Four weeks ago we spent seven days with our great friends Jim & Mandy Gardner and Jimmy & Elizabeth Mitchell at the Northside Church of Christ in Benton, Arkansas (home of Cliff Lee). They always bring in a guest speaker for the adults during their Vacation Bible School. And I was honored to preach the Word from John 14-16 with a reflective and hungry group of disciples.
Side note: I was walking into our church building here at Legacy the Sunday I returned when Kent and Norma Robinson drove up and welcomed me back home. Kent asked me how it went and I told him it was great, but I was exhausted. I said, “They had me speaking twelve times in five days and I didn’t think I had that much to say.” At which Norma leaned over in the truck and responded, “I find that hard to believe!”
Of course, I had a wonderful time reconnecting with Jim and Jimmy. We were all three on staff together at the church in Marble Falls while I was getting my degree at Austin Grad. Jim always impresses me with his knowledge of God’s Word and the straightforward way he delivers it. He’s very confident and very bold in the way he preaches. And he’s so very kind and gentle with and to the people in his congregation. Always has been. After spending about 30-minutes in his study with an especially cranky brother in Marble Falls one morning, Jim finally stood up and said, “We can do this all day long and accomplish nothing for the Kingdom. I’m going to make some hospital visits. You’re welcome to come with me.”
And the man did.
Jim sees the big picture.
And then there’s Jimmy. I was reminded all over again about why I love Jimmy. He’s a nut. He’s crazy. He has no shame. He’s hilarious. He’s not afraid of anything. He’ll sing any song and do any voice and play any part. He spent all week in VBS playing a ship’s first mate with the voice and mannerisms of a cross between Conan O’Brien and Harry Caray. He’s sensitive. And loving. And every single thing he does — everything! — is motivated by his love for the kids. He loves them. He’s in their faces all the time. He’s at their schools. He’s in their homes. All he cares about is those young people. And they love him right back.
Jimmy sees the big picture.
Ernest Miller is a 33-year-old Harding graduate from New Jersey. He and his wife LaDonna and their two girls just moved to Benton six weeks ago. He’s the brand new preacher at the Johnson Street Church of Christ in Benton, the black church on the other side of the tracks. I had lunch with Ernest that week at a Chinese restaurant owned by a guy named Jerry Jones — not that Jerry Jones! And then I had the honor of Ernest showing me around the Johnson Street church building and surrounding neighborhood. I had the pleasure of meeting and shaking hands with 83-year-old W. K. Hannah, one of the founding members of that church from almost 60 years ago. He was working the food pantry last Tuesday, just like he does every Tuesday. Greeting people with a warm, “How you doin’?” Moving sacks of groceries into the trunks of cars. Praying with visitors. Telling them goodbye with a heartfelt “God bless you.” Ernest moved gracefully around the parking lot and the building, calling people by name, hugging little old ladies and jousting with the kids like he’s been there forever. He encouraged everybody. He smiled at everybody.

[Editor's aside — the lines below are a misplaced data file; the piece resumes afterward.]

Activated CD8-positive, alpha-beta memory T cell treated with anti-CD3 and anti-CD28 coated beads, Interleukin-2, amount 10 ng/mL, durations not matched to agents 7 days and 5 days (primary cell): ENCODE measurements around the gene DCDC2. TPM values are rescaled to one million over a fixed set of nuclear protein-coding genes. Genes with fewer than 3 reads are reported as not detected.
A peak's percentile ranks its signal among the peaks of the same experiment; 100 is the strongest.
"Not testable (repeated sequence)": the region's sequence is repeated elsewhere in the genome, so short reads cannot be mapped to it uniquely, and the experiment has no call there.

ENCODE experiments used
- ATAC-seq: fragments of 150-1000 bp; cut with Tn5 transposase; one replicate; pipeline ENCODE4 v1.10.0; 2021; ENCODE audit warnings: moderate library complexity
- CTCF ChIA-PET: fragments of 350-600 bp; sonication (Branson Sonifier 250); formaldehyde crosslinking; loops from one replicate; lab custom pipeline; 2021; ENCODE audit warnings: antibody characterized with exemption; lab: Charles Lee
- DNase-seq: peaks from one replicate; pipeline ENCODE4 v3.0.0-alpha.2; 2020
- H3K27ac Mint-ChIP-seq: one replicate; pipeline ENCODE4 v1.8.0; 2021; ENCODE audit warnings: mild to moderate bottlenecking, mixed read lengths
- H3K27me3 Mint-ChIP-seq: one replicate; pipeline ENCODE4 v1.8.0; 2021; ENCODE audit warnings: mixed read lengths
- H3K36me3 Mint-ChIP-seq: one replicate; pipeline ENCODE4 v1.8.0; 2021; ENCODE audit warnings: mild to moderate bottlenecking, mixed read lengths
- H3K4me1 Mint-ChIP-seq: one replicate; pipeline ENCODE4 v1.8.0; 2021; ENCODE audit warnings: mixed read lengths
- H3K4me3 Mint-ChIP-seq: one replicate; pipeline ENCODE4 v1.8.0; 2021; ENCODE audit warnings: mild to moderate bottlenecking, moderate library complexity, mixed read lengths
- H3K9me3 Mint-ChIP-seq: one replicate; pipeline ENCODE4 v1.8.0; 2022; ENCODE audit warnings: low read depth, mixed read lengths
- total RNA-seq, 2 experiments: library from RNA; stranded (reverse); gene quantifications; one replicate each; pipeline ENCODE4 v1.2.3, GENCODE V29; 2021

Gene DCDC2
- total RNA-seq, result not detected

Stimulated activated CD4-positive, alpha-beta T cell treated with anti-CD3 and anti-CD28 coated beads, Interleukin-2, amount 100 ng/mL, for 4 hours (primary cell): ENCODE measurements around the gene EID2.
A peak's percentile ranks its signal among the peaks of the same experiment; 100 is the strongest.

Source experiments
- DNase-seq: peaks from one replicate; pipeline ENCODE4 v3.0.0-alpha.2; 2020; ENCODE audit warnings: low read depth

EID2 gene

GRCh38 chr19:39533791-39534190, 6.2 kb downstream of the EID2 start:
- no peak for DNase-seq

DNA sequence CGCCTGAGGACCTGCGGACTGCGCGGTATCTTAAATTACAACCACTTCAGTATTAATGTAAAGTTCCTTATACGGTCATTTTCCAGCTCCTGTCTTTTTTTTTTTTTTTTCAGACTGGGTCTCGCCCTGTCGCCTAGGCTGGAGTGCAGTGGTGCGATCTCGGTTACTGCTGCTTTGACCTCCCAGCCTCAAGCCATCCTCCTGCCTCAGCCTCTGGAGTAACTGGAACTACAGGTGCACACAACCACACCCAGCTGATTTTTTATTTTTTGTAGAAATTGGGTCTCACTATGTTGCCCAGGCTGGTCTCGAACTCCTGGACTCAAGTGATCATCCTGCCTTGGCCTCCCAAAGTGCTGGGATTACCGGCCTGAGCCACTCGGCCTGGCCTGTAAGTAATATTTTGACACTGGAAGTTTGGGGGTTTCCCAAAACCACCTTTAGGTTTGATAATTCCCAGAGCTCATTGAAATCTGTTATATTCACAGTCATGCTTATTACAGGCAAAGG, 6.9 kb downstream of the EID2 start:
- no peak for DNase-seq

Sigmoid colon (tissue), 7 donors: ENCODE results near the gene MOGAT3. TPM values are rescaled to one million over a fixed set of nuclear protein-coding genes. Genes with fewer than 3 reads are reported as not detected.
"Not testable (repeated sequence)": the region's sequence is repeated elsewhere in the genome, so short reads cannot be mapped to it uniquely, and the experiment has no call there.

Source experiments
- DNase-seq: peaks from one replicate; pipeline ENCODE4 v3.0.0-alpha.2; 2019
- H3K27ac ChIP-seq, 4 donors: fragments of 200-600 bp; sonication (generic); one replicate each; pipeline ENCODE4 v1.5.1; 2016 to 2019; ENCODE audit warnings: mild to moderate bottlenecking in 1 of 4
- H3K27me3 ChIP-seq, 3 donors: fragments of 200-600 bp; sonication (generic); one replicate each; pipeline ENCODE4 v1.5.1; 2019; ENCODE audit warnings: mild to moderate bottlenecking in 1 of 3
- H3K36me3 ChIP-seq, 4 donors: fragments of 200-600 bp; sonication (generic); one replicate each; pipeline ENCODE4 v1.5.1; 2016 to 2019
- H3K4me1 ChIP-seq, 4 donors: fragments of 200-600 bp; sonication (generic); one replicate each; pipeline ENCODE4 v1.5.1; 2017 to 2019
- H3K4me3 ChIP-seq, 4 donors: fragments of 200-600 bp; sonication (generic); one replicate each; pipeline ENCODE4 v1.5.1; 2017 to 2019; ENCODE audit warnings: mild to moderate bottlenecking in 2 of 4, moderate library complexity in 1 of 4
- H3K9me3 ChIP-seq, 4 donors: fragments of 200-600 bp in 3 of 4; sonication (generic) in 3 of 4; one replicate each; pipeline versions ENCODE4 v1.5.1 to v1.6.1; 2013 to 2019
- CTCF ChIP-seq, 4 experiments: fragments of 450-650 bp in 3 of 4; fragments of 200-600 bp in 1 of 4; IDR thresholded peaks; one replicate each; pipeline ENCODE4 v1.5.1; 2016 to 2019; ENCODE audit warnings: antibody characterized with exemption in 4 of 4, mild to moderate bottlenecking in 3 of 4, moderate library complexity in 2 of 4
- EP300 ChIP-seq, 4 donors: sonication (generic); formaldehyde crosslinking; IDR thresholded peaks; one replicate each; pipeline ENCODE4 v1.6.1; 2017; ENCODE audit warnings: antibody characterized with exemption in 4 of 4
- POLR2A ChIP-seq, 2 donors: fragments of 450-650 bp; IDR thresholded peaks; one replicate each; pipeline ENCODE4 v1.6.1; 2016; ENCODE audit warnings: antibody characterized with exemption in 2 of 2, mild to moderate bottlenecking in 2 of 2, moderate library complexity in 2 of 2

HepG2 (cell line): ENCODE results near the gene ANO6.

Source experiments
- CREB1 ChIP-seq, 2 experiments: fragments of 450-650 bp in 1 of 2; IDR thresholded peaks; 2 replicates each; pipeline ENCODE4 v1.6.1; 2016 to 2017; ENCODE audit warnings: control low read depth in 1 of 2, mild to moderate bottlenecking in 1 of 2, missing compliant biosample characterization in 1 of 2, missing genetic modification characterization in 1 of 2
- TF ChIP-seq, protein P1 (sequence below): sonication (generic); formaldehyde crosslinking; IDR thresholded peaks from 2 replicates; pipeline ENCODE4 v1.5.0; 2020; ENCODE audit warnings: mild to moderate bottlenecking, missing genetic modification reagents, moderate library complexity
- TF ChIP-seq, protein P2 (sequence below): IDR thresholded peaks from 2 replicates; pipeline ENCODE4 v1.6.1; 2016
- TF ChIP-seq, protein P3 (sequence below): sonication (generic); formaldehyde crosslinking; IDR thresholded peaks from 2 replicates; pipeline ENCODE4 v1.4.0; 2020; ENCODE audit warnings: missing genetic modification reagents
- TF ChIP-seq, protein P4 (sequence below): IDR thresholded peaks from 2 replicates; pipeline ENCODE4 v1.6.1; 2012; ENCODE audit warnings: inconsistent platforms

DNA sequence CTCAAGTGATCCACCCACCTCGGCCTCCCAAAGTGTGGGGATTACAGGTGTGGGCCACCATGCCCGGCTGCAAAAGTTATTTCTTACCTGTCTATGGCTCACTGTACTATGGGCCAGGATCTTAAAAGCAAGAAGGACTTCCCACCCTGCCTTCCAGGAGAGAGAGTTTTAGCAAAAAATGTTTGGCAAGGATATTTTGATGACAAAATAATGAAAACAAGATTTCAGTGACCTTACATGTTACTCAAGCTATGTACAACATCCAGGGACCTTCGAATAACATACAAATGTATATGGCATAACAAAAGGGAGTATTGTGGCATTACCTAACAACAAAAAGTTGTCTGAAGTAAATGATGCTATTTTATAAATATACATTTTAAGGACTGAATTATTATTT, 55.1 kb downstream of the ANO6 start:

Ernest sees the big picture.
And they’ve all three committed to working on the biggest of pictures: reconciling their two churches, bringing together their two congregations, reuniting the brothers and sisters at the Lord’s table. They want to make the white church and the black church one. One Church. One family. One building. One set of elders. One mission. One purpose. One Body.
Northside actually planted that Johnson Street church — literally on the other side of the tracks — back in the mid 1950s. Jim’s grandfathers, both of them, were elders at the time. Jim showed me a copy of the church budget from 1962 that lists “colored congregation” as their second largest mission item. It’s not that the Northside church had evil intentions or bad motives 55 years ago. I believe that their motives were pure. They were just wholly misguided. And Jim is working with Jimmy and Ernest and Fernando, their hispanic minister, to make sure that the Kingdom of God in Benton looks like and acts like the Kingdom of God in Holy Scripture.
These two congregations are already working hard to rise above the ungodly distinctions of the artificial boundaries our culture and, sadly, our churches have built between us. They already worship together at monthly gatherings. They eat together at special occasions. They supported each other’s VBS. The ministers from both churches have lunch together once a week.
Christ Jesus came to break down all the barriers, to destroy all the lines, to obliterate our differences. The dream in Benton is that God’s Church there will be an impossible-to-miss example, a living illustration, that in Christ there are no language or ethnic or cultural divisions. We are, together, one body. And all the members belong to each other.
It’s going to take a lot of sacrifice for both churches. It’s going to take patience and understanding and gentleness and kindness. It’s going to require a Christ-like attitude of selfless giving. And it’s going to take time. But it’s a worthy endeavor. It’s what’s demanded of all of us who claim to be followers of our Savior who went out of his way and left everything and gave everything to impartially call everyone to the Father.
I’m excited that tonight Whitney and I are going to join Jim and Jimmy and the Northside youth group at the Rangers game in Arlington. I’m excited that Jimmy is going to lead our worship at Legacy this Sunday, just like the good ol’ days in Marble Falls. And I’m so inspired by what Jim and Jimmy and Ernest and the Church is doing in Benton, Arkansas.
God bless our brothers and sisters there. May they point all of us to greater unity in Christ.